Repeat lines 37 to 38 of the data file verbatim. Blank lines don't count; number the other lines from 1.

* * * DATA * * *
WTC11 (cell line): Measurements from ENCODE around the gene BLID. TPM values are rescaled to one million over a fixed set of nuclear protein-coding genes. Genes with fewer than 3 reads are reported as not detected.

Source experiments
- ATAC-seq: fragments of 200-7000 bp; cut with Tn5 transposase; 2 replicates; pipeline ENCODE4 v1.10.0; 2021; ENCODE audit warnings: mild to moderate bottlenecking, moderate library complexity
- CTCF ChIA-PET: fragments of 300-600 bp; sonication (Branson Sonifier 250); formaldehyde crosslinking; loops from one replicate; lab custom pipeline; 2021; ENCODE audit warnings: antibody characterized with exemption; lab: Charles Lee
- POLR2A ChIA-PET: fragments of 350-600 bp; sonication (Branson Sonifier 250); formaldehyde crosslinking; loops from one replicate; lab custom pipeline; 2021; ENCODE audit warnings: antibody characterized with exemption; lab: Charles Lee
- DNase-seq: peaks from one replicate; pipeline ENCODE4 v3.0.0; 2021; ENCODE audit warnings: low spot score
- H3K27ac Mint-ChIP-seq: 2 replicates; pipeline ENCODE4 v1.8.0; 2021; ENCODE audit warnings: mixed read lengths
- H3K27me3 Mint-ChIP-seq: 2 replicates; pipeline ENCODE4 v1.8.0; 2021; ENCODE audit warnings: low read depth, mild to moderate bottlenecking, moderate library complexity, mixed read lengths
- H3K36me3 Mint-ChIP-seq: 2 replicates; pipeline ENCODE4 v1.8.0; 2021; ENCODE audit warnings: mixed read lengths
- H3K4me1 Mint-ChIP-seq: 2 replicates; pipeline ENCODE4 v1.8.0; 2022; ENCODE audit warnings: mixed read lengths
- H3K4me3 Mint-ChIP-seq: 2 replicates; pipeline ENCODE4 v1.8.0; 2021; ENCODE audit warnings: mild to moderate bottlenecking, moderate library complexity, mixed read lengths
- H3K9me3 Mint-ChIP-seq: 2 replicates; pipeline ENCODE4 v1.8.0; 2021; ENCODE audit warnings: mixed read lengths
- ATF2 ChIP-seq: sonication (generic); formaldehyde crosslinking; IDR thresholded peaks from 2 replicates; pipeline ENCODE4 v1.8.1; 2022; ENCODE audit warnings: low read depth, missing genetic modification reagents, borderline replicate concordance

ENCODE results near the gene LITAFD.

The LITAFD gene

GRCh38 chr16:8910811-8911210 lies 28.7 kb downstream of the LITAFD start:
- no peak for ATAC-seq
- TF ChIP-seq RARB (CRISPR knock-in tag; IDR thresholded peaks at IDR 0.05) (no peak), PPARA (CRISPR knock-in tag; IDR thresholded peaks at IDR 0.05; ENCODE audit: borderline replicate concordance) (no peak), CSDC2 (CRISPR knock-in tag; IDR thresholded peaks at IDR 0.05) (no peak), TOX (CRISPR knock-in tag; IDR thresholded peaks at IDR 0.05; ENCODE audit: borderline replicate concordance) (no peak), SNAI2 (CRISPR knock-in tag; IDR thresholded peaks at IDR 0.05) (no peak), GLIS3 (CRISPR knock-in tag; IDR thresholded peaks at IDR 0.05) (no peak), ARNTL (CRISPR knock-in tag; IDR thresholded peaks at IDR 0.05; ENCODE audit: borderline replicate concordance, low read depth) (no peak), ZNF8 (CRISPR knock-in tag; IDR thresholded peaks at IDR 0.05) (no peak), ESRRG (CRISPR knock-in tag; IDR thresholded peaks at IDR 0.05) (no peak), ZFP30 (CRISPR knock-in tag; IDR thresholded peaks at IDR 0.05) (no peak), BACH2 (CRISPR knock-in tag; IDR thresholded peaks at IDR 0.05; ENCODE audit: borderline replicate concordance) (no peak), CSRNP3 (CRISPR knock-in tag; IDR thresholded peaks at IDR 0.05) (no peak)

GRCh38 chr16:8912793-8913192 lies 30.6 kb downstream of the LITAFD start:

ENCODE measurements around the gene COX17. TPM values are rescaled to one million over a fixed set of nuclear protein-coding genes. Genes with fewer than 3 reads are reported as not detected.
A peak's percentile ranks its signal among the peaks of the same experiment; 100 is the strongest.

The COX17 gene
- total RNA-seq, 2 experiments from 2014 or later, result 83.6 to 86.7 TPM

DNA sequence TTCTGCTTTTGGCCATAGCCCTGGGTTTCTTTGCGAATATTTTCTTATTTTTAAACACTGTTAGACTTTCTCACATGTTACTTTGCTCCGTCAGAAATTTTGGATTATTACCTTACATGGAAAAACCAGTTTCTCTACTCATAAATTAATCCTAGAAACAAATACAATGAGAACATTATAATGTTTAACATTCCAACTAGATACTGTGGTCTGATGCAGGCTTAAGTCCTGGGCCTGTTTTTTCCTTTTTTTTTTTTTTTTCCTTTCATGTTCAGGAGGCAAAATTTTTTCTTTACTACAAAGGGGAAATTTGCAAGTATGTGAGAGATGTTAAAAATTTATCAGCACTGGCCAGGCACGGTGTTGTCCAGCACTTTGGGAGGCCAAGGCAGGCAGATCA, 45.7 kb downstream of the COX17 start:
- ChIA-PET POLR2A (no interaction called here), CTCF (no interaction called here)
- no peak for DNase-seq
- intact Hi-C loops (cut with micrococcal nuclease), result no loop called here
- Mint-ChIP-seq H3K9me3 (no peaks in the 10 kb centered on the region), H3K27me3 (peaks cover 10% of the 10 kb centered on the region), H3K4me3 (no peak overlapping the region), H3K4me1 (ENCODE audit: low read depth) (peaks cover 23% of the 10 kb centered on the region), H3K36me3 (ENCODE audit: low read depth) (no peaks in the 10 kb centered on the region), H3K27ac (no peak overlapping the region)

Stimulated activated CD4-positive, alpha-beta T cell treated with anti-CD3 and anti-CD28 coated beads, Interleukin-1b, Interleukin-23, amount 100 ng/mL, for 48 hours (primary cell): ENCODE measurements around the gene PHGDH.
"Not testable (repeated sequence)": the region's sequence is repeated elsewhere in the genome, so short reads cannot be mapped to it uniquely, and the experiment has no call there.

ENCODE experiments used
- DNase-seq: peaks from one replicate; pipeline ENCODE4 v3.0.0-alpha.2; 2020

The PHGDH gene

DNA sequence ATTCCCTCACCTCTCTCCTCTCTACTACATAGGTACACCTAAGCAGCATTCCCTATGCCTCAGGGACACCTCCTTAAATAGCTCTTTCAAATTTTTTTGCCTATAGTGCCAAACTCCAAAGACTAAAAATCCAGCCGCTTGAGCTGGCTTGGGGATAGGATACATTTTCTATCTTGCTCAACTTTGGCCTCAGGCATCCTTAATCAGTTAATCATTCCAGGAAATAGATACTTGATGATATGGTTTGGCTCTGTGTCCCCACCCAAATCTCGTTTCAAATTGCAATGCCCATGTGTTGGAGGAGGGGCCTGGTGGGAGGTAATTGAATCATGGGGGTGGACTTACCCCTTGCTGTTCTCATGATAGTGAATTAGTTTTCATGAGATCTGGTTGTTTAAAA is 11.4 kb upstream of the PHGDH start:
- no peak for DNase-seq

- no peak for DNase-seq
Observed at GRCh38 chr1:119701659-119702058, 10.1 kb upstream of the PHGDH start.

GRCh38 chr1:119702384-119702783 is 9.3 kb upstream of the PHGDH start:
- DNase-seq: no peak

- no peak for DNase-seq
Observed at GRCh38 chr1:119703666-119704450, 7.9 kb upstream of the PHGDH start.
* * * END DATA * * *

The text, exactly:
Observed at GRCh38 chr1:119701659-119702058, 10.1 kb upstream of the PHGDH start.

GRCh38 chr1:119702384-119702783 is 9.3 kb upstream of the PHGDH start: